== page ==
8 Common Italian Words Without Exact English Translation

English translation Dubai companies like us love collecting and explaining Italian (and other languages too!) words and phrases without exact English translation. They are challenging and entertaining at the same time. Read on to learn some of them.

  1. Apericena

You would often hear this Italian word before lunch or dinner. In English, it is best translated to pre-dinner drinks along with some food. Apericena is a mix of “aperitivo” which means pre-dinner drink and “cena” which means dinner.

  1. Magari

This word is somehow complicated because it has various meanings in Italian. In typical conversations, the word is used as “probably” or “maybe.” However, someone who says magari with exclamation expresses a strong desire for something. A good example is if a friend would tell you that he’ll give you a Lamborghini, you would most likely say “magari!” In English, it is close to “If only it’s true!”

  1. Uffa

This is an expression you’d often hear from people who are either extremely bored or frustrated.  In English, this can be “blah” or “meh” or “ught.”? Italians usually enunciate the “f” longer (uffffffa) to express how awful they feel.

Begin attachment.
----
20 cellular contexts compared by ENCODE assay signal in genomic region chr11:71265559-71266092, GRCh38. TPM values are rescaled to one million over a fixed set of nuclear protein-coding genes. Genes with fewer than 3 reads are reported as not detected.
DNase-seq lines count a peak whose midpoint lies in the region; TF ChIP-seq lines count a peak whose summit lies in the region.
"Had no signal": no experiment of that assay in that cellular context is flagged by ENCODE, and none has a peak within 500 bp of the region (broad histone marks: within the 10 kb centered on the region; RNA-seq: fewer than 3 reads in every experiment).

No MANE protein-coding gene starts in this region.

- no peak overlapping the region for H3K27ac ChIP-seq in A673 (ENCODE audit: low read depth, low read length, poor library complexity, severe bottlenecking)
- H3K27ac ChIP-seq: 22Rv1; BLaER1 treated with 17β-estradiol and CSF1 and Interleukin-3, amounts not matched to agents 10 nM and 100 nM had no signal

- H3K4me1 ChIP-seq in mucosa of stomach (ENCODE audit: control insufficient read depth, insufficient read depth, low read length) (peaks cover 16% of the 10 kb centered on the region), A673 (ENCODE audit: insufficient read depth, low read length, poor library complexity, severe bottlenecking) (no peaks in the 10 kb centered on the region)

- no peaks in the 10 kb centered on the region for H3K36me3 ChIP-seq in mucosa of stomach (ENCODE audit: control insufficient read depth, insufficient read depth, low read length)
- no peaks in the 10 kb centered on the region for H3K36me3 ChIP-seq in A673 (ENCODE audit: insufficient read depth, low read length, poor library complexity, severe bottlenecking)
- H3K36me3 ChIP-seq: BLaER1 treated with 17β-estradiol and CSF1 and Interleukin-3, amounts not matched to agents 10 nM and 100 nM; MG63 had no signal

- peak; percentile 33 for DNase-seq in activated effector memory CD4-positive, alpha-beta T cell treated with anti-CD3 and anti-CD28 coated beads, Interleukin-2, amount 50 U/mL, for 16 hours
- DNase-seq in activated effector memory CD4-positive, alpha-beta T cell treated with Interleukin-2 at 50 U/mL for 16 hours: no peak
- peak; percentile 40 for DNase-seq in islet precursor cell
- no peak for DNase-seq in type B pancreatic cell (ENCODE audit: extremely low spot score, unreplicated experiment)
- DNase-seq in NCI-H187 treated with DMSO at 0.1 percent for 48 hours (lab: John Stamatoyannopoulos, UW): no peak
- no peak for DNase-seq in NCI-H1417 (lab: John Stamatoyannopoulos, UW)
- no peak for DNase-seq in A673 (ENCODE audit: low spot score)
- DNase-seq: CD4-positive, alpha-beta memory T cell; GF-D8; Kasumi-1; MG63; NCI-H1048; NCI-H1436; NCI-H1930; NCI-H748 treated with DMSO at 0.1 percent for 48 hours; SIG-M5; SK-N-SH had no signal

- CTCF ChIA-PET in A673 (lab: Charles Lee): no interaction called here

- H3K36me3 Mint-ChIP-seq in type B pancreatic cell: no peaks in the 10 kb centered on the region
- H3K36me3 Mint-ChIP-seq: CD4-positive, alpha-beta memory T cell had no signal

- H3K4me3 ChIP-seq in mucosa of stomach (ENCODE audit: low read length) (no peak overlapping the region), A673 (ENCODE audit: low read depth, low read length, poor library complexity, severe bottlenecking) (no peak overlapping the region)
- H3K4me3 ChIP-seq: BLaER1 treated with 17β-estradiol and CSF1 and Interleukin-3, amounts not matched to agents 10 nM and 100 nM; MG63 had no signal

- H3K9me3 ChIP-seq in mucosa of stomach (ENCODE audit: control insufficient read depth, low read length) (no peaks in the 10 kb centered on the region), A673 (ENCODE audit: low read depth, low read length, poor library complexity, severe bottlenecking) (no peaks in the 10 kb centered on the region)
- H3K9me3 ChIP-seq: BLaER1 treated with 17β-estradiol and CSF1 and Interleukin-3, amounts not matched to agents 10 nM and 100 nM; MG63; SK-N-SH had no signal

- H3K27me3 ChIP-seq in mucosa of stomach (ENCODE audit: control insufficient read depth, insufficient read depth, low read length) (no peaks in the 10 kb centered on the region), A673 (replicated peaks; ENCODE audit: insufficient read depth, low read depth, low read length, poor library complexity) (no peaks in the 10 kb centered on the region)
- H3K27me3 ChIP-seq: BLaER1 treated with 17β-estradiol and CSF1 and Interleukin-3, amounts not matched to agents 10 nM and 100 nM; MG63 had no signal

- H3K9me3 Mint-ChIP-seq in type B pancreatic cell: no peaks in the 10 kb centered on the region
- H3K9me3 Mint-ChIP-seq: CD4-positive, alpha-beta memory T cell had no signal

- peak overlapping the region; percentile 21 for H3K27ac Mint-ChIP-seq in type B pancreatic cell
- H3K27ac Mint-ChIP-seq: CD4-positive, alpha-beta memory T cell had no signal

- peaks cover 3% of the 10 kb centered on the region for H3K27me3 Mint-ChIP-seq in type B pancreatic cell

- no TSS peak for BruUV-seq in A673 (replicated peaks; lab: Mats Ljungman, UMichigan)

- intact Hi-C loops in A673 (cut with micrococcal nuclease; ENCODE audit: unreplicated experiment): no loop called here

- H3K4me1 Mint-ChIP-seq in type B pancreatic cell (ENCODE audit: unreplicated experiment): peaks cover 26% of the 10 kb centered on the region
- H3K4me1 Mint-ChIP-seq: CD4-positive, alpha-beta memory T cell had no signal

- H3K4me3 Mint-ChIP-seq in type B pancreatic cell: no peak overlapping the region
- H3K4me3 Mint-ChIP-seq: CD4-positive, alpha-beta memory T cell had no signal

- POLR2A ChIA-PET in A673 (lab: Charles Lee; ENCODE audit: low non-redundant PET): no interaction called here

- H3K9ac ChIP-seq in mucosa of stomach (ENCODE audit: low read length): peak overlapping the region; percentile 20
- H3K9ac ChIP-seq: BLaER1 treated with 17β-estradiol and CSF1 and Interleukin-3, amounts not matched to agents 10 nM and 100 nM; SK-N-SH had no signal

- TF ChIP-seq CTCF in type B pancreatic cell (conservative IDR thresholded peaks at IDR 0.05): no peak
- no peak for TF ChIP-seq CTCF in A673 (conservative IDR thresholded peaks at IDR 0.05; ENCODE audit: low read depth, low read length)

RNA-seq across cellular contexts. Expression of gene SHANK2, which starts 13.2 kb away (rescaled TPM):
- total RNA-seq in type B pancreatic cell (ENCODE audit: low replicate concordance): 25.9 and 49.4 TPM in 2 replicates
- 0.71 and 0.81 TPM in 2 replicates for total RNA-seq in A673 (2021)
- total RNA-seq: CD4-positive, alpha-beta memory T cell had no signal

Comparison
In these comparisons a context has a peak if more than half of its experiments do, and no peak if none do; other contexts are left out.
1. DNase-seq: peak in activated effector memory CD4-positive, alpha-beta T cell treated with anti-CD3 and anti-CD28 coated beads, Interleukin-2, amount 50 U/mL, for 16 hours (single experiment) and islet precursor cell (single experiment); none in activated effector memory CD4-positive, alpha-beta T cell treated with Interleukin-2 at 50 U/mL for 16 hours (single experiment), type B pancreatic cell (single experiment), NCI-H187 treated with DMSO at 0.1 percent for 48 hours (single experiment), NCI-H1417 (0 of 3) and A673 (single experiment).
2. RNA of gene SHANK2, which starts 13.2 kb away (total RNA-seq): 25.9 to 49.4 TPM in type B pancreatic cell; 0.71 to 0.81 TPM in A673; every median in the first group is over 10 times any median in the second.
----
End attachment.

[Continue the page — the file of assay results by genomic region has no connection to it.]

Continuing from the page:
1. Boh

This Italian word has no synonym in English. It translates to “I don’t know.”  However, there are times when it’s used to express sarcasm or arrogance such as “I don’t know. What kind of person are you to think I would?”

  1. Pantofolaio

This Italian word has so much humor. It came from the word “pantofole” which translates to slippers. A “pantofolaio” is an idle person who prefers to stay at home “on his slippers” rather than do something outside. In English, the nearest translation for pantofolaio is couch potato.

  1. Menefreghista

This word is an Italian adjective that describes someone who doesn’t care about anything. In English, it can also mean uncaring or inconsiderate.

  1. Abbiocco

People from different parts of the globe often experience this but only Italians have a noun for it. Abbiocco is the feeling of wanting to sleep after eating a full meal. We admire Italians for being able to express this in just one word.

  1. Meriggiare

This word is close to siesta. Its only difference is that the person or an animal is resting under the shade. It is often said during summer.

If you’re having a hard time translating Italian words, phrases or even lengthy content, don’t hesitate to seek help from a translation agency Dubai. We are very much willing to help.